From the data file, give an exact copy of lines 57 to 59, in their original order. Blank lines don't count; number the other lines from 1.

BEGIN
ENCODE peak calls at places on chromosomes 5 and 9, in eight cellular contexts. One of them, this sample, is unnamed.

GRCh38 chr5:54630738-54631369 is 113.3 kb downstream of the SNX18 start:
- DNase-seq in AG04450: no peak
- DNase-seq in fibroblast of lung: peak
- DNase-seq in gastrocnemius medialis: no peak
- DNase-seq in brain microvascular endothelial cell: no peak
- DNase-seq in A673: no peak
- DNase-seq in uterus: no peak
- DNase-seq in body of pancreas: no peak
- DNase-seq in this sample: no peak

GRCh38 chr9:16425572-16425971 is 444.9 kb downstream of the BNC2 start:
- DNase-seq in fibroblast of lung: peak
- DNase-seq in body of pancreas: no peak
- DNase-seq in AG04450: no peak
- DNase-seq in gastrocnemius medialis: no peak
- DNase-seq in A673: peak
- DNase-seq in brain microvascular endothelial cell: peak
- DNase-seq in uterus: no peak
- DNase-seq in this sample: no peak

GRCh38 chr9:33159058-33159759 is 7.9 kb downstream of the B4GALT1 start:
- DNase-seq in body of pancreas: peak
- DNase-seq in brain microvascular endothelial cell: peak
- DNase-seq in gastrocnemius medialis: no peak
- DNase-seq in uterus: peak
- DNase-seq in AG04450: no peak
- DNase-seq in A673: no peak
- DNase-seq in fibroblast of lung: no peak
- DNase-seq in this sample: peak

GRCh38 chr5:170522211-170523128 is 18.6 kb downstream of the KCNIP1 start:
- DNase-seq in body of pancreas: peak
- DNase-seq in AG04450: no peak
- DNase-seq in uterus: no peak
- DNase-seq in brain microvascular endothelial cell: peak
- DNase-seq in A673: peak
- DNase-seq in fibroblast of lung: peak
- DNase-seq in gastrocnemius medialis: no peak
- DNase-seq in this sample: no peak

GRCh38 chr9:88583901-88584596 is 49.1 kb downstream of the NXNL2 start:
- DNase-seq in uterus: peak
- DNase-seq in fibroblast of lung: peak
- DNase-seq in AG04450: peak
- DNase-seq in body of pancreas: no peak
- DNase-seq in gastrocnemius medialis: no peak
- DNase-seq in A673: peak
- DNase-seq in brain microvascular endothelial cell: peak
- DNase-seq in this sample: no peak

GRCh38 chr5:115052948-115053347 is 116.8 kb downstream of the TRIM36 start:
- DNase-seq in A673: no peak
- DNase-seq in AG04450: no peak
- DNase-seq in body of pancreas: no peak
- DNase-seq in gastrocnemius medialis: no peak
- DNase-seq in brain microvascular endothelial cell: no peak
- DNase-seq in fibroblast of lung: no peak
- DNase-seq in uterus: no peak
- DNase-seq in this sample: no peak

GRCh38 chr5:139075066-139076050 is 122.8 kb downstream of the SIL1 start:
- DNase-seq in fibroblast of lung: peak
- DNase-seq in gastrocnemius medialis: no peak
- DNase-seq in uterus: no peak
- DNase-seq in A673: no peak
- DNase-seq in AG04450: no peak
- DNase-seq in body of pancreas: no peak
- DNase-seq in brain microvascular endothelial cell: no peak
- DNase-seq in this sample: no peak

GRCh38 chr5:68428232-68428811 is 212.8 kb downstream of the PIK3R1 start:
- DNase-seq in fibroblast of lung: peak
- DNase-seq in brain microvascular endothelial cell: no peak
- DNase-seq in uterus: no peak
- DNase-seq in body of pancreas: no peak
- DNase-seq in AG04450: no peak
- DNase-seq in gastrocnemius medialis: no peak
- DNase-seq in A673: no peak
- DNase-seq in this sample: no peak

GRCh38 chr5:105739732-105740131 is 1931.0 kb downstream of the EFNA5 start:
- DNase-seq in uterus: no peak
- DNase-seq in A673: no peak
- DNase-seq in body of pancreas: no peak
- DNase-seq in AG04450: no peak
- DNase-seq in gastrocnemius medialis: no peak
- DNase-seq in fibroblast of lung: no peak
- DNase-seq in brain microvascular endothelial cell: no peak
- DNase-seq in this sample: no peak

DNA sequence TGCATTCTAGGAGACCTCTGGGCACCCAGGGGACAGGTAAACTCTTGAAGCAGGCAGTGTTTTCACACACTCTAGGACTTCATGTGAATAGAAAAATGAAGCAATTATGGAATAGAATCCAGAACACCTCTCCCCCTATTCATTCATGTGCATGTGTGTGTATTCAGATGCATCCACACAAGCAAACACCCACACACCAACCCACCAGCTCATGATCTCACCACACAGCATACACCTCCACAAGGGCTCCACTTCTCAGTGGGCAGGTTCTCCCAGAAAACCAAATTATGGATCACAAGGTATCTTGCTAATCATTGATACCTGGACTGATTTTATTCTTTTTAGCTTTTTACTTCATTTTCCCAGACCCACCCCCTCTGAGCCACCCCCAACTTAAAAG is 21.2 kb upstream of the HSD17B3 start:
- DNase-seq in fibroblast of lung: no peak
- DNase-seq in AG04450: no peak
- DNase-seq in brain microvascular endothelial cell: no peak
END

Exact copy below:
- DNase-seq in fibroblast of lung: peak
- DNase-seq in gastrocnemius medialis: no peak
- DNase-seq in uterus: no peak